Friday, June 23, 2006

Jarmusch and Music

I've just finished watching Jim Jarmusch's film "Down By Law" (imdb). I'm a big fan of Jarmusch as a director, and, I suppose, as a thinker and a person. The Criterion DVD release has a nice feature called "Thoughts and Reflections," which is simply Jim waxing eloquent on his filmmaking style, inspiration, music, New Orleans, and lots of other things. He mentions a lot of musical artists I'm not familiar with, so I wanted to note them. In one scene during the movie, Tom Waits' character, an out of work radio DJ, mentions Earl King's song "Trick Bag," which is a fantastic tune. Here's a list of musicians that Jarmusch says he was listening to a lot of as he wrote "Down By Law."

Professor Longhair,
Earl King,
Ernie Cado,
Erma Thomas,
Alan Toussaint,
Bennie Spellman,
The Meters,
Johnny Adams,
Walter Wolfman Washington,
Dr. John,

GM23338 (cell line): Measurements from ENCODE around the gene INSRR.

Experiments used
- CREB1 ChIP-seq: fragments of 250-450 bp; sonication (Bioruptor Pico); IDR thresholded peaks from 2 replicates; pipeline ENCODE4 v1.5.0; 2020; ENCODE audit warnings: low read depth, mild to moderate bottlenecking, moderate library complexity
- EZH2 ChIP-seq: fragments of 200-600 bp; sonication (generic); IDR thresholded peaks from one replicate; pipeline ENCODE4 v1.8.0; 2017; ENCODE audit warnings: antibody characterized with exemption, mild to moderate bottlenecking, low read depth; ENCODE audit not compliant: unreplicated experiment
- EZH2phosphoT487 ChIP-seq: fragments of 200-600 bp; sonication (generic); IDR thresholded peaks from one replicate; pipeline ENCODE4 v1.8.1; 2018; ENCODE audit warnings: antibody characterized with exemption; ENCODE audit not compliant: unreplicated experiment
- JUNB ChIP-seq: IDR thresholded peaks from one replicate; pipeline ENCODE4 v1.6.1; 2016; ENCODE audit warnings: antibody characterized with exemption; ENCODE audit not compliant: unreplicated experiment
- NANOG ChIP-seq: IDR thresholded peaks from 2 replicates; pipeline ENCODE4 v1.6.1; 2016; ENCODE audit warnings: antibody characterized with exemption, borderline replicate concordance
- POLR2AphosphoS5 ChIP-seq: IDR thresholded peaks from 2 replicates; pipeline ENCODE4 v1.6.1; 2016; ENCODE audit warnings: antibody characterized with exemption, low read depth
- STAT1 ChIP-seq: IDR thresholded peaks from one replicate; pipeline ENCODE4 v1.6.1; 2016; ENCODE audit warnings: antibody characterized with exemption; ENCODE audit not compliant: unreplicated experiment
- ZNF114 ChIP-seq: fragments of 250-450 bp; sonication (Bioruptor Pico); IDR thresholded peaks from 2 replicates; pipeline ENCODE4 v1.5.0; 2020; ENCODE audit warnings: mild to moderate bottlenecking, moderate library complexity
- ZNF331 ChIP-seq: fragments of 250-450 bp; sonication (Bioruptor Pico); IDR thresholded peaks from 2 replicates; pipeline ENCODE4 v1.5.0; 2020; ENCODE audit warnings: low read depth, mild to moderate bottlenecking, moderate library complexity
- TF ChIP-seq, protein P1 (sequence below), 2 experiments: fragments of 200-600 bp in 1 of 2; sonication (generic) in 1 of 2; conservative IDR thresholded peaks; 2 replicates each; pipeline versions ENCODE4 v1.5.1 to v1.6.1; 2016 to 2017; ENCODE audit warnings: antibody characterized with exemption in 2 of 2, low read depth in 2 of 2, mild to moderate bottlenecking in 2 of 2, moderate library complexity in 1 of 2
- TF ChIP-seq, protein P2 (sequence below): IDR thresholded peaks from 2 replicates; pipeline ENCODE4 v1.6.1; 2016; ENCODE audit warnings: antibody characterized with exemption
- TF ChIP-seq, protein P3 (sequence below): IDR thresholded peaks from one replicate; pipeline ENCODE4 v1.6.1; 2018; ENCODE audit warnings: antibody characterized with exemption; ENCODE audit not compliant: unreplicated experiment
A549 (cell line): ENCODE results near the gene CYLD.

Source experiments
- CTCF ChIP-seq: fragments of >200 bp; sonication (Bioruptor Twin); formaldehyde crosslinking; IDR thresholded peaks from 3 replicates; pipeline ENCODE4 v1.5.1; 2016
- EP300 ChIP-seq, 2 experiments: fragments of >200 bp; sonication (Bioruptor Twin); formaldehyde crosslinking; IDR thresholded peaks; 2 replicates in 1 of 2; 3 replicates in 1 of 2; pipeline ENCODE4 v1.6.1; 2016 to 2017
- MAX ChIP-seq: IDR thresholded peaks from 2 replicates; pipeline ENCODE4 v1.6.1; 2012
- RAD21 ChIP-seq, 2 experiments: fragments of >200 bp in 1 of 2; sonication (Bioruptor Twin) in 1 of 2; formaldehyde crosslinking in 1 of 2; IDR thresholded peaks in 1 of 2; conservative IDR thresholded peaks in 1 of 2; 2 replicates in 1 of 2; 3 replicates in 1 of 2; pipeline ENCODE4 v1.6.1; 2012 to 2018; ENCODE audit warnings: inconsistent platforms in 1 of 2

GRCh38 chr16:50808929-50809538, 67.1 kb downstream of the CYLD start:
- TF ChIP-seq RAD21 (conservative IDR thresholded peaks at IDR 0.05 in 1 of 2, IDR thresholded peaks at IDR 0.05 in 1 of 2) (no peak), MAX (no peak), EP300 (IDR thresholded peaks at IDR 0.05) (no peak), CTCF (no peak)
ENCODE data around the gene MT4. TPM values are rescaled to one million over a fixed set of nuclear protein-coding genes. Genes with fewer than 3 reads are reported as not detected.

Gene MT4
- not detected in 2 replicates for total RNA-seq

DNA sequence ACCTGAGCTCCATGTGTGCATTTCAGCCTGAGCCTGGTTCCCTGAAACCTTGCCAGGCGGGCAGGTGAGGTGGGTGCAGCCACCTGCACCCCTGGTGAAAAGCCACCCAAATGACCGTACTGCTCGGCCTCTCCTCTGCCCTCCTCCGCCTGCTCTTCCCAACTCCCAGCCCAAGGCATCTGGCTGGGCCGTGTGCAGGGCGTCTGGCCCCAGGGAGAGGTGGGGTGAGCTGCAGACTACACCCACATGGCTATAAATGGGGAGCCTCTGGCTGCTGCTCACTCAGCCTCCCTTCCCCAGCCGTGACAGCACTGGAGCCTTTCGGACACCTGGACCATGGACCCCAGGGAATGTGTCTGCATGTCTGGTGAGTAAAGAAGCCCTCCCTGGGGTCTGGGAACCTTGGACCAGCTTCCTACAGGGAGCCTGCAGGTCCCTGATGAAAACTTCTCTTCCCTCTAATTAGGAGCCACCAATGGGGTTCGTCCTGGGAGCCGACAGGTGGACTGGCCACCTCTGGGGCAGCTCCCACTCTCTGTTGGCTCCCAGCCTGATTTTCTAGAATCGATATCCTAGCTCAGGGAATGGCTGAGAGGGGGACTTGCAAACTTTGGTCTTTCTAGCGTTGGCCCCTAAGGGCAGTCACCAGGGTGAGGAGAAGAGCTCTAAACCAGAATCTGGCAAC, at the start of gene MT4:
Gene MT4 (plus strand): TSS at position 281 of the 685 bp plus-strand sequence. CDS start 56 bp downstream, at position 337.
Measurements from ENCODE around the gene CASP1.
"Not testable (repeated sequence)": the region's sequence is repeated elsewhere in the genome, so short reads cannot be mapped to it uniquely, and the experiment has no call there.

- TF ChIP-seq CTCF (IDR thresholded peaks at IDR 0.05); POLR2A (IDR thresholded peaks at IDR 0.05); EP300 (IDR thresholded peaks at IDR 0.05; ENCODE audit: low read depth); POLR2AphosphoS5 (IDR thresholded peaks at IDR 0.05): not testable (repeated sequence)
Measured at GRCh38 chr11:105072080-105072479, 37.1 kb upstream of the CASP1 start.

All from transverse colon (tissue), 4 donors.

The Nevilles.

It's also laugh-out-loud hilarious to hear Jarmusch describe the trick that he and the cast played on Roberto Benigni, who knew very little English as the time this movie was made.

The film itself, by the way, is excellent. Jarmusch's sense of "cool" is fully intact here. That means the pacing is slower, the dialogue breathes, and we have plenty of lovely shots were little or nothing is actually said. Jarmusch has said that he is more interested in character than plot, and that makes his style different than any other filmmaker I can recall. Last but not least, the black and white really looks exquisite.


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